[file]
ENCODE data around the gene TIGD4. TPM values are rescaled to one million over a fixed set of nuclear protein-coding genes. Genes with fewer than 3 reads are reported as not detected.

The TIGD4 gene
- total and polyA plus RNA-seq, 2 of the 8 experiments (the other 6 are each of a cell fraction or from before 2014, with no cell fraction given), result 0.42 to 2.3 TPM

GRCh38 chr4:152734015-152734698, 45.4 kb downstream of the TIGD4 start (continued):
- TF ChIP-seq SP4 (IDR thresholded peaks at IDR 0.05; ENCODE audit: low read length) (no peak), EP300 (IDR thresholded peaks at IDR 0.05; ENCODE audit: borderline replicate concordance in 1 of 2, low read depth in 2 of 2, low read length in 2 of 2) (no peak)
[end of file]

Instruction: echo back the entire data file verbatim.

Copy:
ENCODE data around the gene TIGD4. TPM values are rescaled to one million over a fixed set of nuclear protein-coding genes. Genes with fewer than 3 reads are reported as not detected.

The TIGD4 gene
- total and polyA plus RNA-seq, 2 of the 8 experiments (the other 6 are each of a cell fraction or from before 2014, with no cell fraction given), result 0.42 to 2.3 TPM

GRCh38 chr4:152734015-152734698, 45.4 kb downstream of the TIGD4 start (continued):
- TF ChIP-seq SP4 (IDR thresholded peaks at IDR 0.05; ENCODE audit: low read length) (no peak), EP300 (IDR thresholded peaks at IDR 0.05; ENCODE audit: borderline replicate concordance in 1 of 2, low read depth in 2 of 2, low read length in 2 of 2) (no peak)